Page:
Indonesia | Tin Men

Uncontrolled mining is devastating the environment on Bangka

Illegal tin miners at work off the coast of the Indonesian island of Bangka. By one estimate, on average, one miner dies on the island every week. Matilde Gattoni
01 June, 2014

IT WAS EIGHT O’CLOCK on an October morning in Rebo, a fishing village on the eastern coast of the island of Bangka, which lies east of Sumatra. As on any other day, dozens of casually dressed young men gathered around the small harbour, equipped only with jerry cans of fuel and meagre lunches. They waited patiently for a small fishing boat that dropped them off at a series of wooden pontoons a few hundred metres out at sea. The floating platforms looked like fishing stages, but these men were after something much more precious than fish—and were willing to risk their lives to get it.

Roughly one fifth the size of Sri Lanka and home to one million people, Bangka provides around 30 percent of the world’s tin, which is among the most valuable metals in the world today. In Indonesia, the world’s second largest producer after China, Bangka accounts for 90 percent of the tin ore sourced. Though the metal is used in objects as disparate as car components and cans, 52 percent of the world’s tin is used to make solder—a vital part of the circuit boards and other components of smartphones, laptops and tablets. With the consumer electronics market booming (last year, according to the technology research firm Gartner, global smartphone and tablets shipments surpassed one billion and 184 million units respectively) the price of tin has skyrocketed, climbing from $5 to more than $23 per kg in the last ten years. In Bangka, an uncontrolled mining rush both onshore and offshore has devastated the environment.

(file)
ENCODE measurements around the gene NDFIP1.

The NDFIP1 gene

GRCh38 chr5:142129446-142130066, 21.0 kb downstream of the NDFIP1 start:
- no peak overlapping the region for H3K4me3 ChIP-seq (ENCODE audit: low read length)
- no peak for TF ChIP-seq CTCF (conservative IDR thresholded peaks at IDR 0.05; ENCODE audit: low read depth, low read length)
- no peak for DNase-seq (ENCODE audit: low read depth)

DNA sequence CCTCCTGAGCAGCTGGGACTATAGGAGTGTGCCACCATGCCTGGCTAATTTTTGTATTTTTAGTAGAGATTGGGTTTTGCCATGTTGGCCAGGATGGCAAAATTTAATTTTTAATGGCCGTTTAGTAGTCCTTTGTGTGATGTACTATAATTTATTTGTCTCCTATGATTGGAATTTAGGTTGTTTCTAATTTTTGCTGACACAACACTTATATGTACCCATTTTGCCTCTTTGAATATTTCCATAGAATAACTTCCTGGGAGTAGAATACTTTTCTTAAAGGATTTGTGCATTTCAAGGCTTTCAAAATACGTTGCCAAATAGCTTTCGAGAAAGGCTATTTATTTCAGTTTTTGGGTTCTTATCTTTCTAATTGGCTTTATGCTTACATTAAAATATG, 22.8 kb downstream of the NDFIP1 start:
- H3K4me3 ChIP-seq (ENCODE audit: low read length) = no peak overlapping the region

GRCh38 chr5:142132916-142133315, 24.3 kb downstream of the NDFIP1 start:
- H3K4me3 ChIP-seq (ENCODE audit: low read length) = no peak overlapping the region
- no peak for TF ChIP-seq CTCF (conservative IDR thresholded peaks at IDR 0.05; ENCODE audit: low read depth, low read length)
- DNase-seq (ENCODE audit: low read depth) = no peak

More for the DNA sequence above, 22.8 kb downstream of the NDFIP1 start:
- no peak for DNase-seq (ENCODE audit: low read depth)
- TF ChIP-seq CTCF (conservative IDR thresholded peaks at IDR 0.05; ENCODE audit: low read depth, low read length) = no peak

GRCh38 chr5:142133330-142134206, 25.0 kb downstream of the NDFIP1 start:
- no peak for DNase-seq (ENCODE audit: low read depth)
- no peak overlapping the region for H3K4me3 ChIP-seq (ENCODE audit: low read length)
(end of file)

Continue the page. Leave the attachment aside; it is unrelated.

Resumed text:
Mining was liberalised here in 2001, when the local government started granting mining and smelting licences to local entrepreneurs. Today, more than forty smelting companies operate on the island, including PT Timah, Indonesia’s state-owned tin company and largest single producer, which also holds about 90 percent of mining concessions. Even with the lion’s share of legal ore, however, in 2012 PT Timah produced only 28,000 tons of tin, while other smelters, many without any mining concessions, produced roughly 70,000 tons. Agung Nugroho, PT Timah’s corporate secretary, told me this discrepancy proves the rampant use, among independent smelters, of illegally mined ore (an accusation also levelled at PT Timah, which the company denies). Much of the illegal ore comes from tens of thousands of “informal miners,” a category that includes everybody from pensioners to housewives, from former fishermen to young children. The local provincial government’s Mining and Energy Department estimates that between 30 and 40 percent of Bangka’s population is actively involved in mining. Some operate under private concessions, but the vast majority work illegally, often in the middle of protected forests.